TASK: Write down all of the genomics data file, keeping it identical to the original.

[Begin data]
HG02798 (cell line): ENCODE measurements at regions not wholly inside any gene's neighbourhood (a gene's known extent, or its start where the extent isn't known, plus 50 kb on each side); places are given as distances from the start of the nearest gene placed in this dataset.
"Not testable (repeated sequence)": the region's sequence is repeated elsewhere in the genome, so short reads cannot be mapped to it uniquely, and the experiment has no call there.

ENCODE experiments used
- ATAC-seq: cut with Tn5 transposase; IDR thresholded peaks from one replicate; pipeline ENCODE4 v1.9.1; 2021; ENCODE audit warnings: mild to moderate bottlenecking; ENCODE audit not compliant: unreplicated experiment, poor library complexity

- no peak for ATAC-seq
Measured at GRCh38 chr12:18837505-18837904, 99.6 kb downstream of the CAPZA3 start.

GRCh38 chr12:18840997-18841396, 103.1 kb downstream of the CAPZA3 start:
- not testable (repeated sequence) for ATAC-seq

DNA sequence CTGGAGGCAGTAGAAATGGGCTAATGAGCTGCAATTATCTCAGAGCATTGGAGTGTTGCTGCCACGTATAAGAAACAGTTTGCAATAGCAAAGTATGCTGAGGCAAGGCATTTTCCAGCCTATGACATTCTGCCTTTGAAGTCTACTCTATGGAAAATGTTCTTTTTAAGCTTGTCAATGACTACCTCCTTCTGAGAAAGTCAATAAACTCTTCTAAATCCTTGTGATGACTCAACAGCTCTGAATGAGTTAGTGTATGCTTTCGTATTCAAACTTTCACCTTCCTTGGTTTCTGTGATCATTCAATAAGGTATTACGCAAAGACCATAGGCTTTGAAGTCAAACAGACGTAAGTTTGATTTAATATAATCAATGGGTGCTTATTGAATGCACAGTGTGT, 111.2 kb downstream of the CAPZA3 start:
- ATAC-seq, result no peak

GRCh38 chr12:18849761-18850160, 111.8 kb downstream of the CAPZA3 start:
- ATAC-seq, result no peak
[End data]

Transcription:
HG02798 (cell line): ENCODE measurements at regions not wholly inside any gene's neighbourhood (a gene's known extent, or its start where the extent isn't known, plus 50 kb on each side); places are given as distances from the start of the nearest gene placed in this dataset.
"Not testable (repeated sequence)": the region's sequence is repeated elsewhere in the genome, so short reads cannot be mapped to it uniquely, and the experiment has no call there.

ENCODE experiments used
- ATAC-seq: cut with Tn5 transposase; IDR thresholded peaks from one replicate; pipeline ENCODE4 v1.9.1; 2021; ENCODE audit warnings: mild to moderate bottlenecking; ENCODE audit not compliant: unreplicated experiment, poor library complexity

- no peak for ATAC-seq
Measured at GRCh38 chr12:18837505-18837904, 99.6 kb downstream of the CAPZA3 start.

GRCh38 chr12:18840997-18841396, 103.1 kb downstream of the CAPZA3 start:
- not testable (repeated sequence) for ATAC-seq

DNA sequence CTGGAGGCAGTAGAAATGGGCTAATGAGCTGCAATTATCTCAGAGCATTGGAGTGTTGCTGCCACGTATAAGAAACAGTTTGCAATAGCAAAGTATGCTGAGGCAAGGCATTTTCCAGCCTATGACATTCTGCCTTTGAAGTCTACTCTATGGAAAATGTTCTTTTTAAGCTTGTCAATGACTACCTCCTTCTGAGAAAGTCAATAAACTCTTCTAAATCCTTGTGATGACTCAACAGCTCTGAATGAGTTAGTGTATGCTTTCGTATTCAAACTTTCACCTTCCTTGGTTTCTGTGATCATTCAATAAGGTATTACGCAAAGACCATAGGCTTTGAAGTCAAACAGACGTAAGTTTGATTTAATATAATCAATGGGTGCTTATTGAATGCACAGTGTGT, 111.2 kb downstream of the CAPZA3 start:
- ATAC-seq, result no peak

GRCh38 chr12:18849761-18850160, 111.8 kb downstream of the CAPZA3 start:
- ATAC-seq, result no peak